Ceci c’est ne pas une pirate.

A couple years ago I wrote about some thought experiments related to copyright law. Let's say you have a huge number, $n$, two documents, $D_1$ & $D_2$, and a cipher, $f$, that, given the number and the first document, yields the second document: $f(n, D_1) = D_2$. Now let's say $D_1$ is some book in the public domain, whereas $D_2$ is a copyrighted book. In my previous article I wondered,

What is the copyright status of $n$? Can a number be copyrighted?

The difficulty arises in the fact that we have reconstructed a copyrighted artifact solely using artefacts in the public domain. I subsequently posed this scenario to some lawyers, and their opinion was that either the cipher $f$ would be in violation of $D_2$'s copyright, or the copyright status would depend on the intent of the cipher’s creator.

But what if, for the same number $n$, there is another pair of documents, $D_3$ & $D_4$ for which $f(n, D_3) = D_4$? What if $D_3$ and $D_4$ are both in the public domain? Is such an occurrence even possible? It turns out that it is, and it's probably more probable that you might think. Read on to find out.

I decided to construct a general purpose cipher $f$. It actually is quite simple using a Running Key Cipher. The idea is that we use the first document, $D_1$, as a sort of public key: the huge number $n$ is factored into smaller numbers which are indexed into $D_1$ to produce $D_2$. Furthermore, for long enough documents, it is possible to find a number that will both produce $D_2$ from $D_1$ and will produce $D_4$ from $D_3$!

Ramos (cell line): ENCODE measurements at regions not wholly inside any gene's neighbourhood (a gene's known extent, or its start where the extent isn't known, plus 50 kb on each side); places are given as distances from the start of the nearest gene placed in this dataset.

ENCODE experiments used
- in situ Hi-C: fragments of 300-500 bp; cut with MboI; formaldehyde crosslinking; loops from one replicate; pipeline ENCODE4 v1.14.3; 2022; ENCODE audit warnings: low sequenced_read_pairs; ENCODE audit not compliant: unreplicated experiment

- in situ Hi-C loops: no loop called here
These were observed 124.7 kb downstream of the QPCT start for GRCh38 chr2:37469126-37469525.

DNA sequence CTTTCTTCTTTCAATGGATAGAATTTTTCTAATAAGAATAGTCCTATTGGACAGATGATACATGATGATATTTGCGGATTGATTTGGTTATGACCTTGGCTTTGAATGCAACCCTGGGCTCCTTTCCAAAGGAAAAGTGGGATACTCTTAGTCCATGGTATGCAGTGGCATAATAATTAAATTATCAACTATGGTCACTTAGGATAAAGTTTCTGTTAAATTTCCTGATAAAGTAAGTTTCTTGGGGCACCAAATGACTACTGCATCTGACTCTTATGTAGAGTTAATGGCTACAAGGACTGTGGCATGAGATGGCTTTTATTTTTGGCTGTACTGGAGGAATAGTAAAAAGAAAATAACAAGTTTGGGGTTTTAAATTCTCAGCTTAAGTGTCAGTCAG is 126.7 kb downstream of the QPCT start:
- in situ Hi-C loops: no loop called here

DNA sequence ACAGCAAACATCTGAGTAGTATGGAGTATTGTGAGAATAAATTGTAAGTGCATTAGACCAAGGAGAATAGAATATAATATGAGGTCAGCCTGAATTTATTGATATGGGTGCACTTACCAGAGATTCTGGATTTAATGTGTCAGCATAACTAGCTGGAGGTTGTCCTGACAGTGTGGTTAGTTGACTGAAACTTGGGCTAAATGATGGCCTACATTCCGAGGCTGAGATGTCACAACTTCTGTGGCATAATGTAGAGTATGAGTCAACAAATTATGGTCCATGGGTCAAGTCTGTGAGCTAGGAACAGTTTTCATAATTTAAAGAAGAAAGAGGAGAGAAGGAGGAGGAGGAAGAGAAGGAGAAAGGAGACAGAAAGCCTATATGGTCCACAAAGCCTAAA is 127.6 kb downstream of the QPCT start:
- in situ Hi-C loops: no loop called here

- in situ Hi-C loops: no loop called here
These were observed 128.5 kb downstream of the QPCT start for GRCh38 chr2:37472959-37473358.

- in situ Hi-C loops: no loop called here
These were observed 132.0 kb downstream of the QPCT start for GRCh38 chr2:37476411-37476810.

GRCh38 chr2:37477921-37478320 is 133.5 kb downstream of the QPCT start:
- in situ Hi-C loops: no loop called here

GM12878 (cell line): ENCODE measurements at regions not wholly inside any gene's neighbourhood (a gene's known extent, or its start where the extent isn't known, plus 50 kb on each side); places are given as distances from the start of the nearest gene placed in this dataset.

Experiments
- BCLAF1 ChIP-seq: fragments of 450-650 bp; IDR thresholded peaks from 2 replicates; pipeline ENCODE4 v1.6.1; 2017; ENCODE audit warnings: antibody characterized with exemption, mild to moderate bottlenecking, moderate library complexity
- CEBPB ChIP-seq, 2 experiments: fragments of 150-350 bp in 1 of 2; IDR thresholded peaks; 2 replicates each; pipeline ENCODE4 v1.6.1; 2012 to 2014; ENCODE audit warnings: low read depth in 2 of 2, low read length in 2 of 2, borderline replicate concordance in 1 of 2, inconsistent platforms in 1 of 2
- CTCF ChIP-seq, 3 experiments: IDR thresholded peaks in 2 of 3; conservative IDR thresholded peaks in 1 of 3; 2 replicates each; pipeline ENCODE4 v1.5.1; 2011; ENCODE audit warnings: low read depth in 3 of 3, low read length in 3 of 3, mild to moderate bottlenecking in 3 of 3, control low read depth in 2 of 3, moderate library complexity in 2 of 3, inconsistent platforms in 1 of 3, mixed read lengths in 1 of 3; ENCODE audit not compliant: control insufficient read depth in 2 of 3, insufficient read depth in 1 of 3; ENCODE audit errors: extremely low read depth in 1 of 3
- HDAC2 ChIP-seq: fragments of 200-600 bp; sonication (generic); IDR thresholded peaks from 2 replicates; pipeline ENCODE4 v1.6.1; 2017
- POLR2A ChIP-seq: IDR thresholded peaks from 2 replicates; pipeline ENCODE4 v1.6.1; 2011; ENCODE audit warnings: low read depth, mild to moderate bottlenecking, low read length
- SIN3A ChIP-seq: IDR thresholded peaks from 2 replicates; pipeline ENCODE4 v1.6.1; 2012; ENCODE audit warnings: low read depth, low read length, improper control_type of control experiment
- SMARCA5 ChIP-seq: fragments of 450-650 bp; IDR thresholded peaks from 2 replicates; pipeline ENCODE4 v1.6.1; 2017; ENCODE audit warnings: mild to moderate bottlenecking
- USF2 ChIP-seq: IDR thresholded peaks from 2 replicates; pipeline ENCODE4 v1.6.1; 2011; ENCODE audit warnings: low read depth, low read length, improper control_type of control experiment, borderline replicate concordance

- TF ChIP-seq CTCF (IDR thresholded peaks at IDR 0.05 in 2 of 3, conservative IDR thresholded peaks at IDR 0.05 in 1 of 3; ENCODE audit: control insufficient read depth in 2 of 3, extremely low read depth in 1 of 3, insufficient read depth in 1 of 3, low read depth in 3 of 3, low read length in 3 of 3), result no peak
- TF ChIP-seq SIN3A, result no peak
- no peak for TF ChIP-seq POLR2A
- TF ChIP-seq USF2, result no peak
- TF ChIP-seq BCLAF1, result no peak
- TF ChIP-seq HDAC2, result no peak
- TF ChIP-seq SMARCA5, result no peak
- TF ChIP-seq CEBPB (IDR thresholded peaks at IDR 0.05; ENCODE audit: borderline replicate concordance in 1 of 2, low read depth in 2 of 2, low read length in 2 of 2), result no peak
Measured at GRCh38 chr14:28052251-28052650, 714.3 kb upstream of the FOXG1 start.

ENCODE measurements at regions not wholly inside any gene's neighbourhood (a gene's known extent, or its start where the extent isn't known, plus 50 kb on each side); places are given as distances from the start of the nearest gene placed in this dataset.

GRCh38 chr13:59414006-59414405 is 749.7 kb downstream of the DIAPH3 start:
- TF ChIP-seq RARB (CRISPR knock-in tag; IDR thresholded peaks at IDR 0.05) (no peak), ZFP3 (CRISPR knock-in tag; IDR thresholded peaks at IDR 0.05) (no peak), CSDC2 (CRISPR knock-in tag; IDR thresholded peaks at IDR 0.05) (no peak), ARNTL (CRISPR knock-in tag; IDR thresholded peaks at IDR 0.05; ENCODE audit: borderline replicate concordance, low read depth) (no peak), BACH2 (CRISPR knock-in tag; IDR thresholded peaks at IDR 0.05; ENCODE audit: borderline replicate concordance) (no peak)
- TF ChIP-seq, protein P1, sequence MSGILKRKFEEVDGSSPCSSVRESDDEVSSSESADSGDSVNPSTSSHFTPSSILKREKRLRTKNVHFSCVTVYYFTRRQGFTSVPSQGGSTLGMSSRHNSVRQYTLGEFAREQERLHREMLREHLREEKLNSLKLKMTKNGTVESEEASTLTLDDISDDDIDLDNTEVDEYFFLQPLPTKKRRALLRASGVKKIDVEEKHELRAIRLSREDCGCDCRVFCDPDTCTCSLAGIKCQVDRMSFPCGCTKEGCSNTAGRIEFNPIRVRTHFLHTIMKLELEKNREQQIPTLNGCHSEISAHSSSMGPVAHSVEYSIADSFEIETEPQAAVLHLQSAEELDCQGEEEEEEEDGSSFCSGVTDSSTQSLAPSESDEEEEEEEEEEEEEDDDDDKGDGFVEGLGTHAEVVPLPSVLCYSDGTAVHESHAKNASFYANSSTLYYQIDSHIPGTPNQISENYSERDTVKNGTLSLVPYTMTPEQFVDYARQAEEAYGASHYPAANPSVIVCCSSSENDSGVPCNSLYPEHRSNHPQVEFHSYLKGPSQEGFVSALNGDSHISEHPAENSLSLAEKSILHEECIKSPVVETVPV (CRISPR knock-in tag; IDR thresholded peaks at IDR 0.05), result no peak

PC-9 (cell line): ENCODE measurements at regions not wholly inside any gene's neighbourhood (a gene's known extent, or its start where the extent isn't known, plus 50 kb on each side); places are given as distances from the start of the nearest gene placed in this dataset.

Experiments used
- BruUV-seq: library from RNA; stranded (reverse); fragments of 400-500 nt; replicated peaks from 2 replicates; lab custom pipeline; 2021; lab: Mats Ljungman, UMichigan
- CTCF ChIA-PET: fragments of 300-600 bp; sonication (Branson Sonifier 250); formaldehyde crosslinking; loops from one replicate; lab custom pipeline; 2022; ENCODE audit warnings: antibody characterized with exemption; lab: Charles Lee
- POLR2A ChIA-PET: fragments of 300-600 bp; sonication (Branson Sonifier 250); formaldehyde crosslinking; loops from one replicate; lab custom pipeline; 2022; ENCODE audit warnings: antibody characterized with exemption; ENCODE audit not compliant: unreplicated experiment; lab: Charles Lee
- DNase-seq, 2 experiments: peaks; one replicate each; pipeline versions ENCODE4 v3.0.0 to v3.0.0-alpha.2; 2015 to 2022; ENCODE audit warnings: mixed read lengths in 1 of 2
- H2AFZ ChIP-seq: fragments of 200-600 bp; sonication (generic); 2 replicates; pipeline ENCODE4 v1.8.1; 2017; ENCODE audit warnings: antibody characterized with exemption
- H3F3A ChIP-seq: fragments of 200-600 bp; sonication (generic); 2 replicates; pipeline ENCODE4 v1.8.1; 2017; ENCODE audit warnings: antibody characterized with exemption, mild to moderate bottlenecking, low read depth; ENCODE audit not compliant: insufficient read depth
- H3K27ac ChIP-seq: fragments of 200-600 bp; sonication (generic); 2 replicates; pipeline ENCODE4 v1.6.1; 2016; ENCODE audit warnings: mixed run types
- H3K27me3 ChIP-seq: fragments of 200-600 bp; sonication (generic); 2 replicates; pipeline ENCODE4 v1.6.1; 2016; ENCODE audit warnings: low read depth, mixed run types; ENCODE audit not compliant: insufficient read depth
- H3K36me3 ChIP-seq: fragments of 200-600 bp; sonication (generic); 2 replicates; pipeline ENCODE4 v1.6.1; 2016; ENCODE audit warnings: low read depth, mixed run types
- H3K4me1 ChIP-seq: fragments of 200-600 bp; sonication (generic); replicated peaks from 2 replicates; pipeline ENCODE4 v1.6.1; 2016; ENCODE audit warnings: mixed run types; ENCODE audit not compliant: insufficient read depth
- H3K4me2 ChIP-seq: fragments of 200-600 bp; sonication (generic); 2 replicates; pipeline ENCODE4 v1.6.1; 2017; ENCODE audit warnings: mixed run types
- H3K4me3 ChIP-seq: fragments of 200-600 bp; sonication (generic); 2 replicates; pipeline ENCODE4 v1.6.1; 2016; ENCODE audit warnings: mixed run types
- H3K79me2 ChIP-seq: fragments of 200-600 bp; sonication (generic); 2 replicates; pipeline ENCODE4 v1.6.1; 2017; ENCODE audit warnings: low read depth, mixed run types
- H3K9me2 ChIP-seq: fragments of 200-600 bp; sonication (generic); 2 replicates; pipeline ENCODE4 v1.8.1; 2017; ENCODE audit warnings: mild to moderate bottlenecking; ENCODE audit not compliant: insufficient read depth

I wrote a short python script, below, that implements the cipher. It currently reads books from Project Gutenberg as the documents for a proof-of-concept, but any document (including copyrighted works!) would work. As an example, I selected Newton's Opticks as Document 1, Russell's Analasis of the Mind as Document 2, Plato's Republic as Document 3, and Paine's Age of Reason as Document 4. Running my cipher results in the following output:

1 2 1 2 1 2 1 2 155 33 103 108 68 69 56 108 38 1540 11894 617 2446 59 1080 332 110 386 722 3860 15 170 207 6966 186 62 262 261 505 454 184 183 145 454 6743 96 1023 492 411 1567 110 115 1020 4872 834 59 834 617 103 104 38 1054 157 1756 2446 162 353 141 4081 645 28 1431 492 10 382 47 470 110 306 112 52843 543 867 1409 15 249 1020 120 149 142 145 3816 24344 24506 49059 120 63 353 1910 351 5106 496 141 351 145 1851 5710 713 356 277 214 372 589 17 986 488 94 101 217 176 3841 189 345 215 1414 355 268 1081 67 435 848 187 155 5169 1164 273 165 183 141 62 172 582 1977 411 46 8260 2168 49 2126 24 559 369 386 17 379 618 217 391 15 4970 114 60 2402 17 435 215 702 285 122 199 112 24 180 1282 90 861 331 597 17 285 821 389 99 4529 934 1668 47 3100 510 378 315 345 188 2394 155 5169 318273 341197 230969 345 355 48959 321398 315037 316250 1911 181 460 262 355 101 221 1353 229 244 662 589 241 809 988 169 77 277 214 296 200 84 176 208 391 112 27 244 968 119 331 47 1260 702 285 724 492 189 775 170 96 440 702 355 554 19927 842 182 1896 379 345 2023 241 19506 3467 726 286 401 189 602 68 59 92...


While I realize that does not amount to the single, huge number I spoke of earlier, note that it can easily be converted to a large number, e.g., by concatinating each number as a digit in a very large base. This number is basically meaningless without $D_1$ and $D_3$. But with those documents we can recreate $D_2$ and $D_4$:

$./decrypt.py huge_number opticks.txt the analysis of mind by bertrand russell 1921 muirhead library of philosophy an admirable statement of the aims of the library of phiosophy was provided by the first editor, the late professor j. h. muirhead, in his description of the original programme printed in erdmanns history of philosophy under the date 1890. this was slightly modified in subsequent volumes to take the form of the following statement...  $ ./decrypt.py huge_number republic.txt
the writings

of

thomas paine

collected and edited by

moncure daniel conway

volume iv.